Accessories in the firing line

Westminster MPs table amendments that could see all flavoured tobacco accessories banned

rolling tobacco
Shutterstock/ Cavan-Images
MPs have proposed banning all accessories designed to add flavour to tobacco.

WESTMINSTER politicians have put tobacco accessories in the firing line, through proposed amendments to the government’s Health and Care Bill.

The amendment, tabled by Labour MP Mary Foy, would allow the government to ban any flavouring in tobacco products or accessories which includes “filter papers, filters and other products designed to flavour tobacco products.”

This new clause would give the UK Government the power to prohibit any flavouring in any tobacco product or smoking accessory.

The amendments to the bill could also see an increase to the legal age of sale of tobacco products from 18 years old to 21 years old.

Simon Clark, director of Forest – a smoker’s rights group – criticised Foy’s proposals and has called the amendments, “stale and tired ideas that have been around for years”.

“The reason they haven’t been adopted in the UK is because there is no evidence that they will significantly reduce smoking rates or discourage young people from smoking,” he said.

Changing the age consumers can legally purchase tobacco products would only serve to aid more illicit practises Clark reckons, as he noted how this proposed amendment could fund criminal organisations and undermine retailers.

Clark said: “Outlawing the sale of tobacco to anyone under 21 won’t stop young people smoking.

“It will simply infantalise young adults and drive the sale of tobacco underground, by-passing legitmate retailers and enriching criminals who won’t stop to ask for proof of age.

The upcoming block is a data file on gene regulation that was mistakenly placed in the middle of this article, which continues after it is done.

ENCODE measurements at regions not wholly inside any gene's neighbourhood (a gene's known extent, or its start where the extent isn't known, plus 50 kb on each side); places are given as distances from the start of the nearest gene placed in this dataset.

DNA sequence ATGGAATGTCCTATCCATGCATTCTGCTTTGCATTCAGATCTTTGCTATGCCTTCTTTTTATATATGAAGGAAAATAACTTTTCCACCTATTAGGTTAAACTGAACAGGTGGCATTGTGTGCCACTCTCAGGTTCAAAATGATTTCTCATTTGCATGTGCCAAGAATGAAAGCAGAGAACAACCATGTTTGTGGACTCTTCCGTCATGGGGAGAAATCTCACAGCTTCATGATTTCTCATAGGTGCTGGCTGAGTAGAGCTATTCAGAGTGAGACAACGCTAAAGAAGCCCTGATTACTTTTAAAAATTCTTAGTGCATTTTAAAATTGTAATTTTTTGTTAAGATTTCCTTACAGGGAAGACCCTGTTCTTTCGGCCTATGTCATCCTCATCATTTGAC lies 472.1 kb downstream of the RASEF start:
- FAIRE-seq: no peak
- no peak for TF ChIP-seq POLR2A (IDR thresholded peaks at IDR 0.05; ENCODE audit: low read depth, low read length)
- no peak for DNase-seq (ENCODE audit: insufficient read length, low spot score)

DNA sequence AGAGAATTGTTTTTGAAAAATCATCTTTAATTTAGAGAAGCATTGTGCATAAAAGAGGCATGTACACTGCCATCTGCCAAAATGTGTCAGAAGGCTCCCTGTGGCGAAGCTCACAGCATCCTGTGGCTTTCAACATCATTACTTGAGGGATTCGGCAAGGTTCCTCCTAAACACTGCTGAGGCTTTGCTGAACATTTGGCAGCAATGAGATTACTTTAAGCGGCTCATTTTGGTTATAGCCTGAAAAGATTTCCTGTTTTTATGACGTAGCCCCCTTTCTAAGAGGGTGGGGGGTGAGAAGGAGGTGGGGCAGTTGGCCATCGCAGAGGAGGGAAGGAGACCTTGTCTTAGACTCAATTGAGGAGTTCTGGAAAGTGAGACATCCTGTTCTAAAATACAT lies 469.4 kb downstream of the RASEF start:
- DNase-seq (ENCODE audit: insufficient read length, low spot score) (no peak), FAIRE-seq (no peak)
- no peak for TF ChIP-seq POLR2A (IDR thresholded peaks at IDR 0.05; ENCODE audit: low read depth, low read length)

“Far from protecting younger consumers it will expose many more to illicit and counterfeit tobacco. For some it may even make smoking cool again.”

Should the amendment secure the backing of a majority of MPs, further pressure could be applied to retailers that rely on the sale of flavoured tobacco products and accessories on top of their recovery from Covid lockdowns.

The amendment also includes a provision that would force manufacturers to print health warnings on rolling papers and individual cigarettes.

Phrases such as ‘Smoking Kills’ could be seen across cigarettes should the amendment succeed – a move MPs reckon would help to prevent younger people from taking up smoking.

Clark suggested the likely consequence would be an increase in manufacturing costs that industry would pass on to consumers

He said: “Tobacco is sold in standardised packaging and banned from display in shops. Enough is enough.

“Introducing a levy on tobacco companies would disproportionately hurt less well off smokers because it will inevitably be passed on to consumers who already pay punitive rates of taxation on tobacco.

“Everyone is aware of the health risks of smoking. There are huge, impossible-to-miss health warnings on every pack of cigarettes including grotesque images of smoking-related diseases.

“If adults still choose to smoke that is a matter for them, not for government, and that choice must be respected without further regulation that restricts choice and treats adults like children.”

Other provisions put forward by MPs include a clause that would allow the government to ban branding on e-cigarette packaging which it views as “appealing to children.”
MPs were yet to vote on the amendments as Scottish Grocer went to press.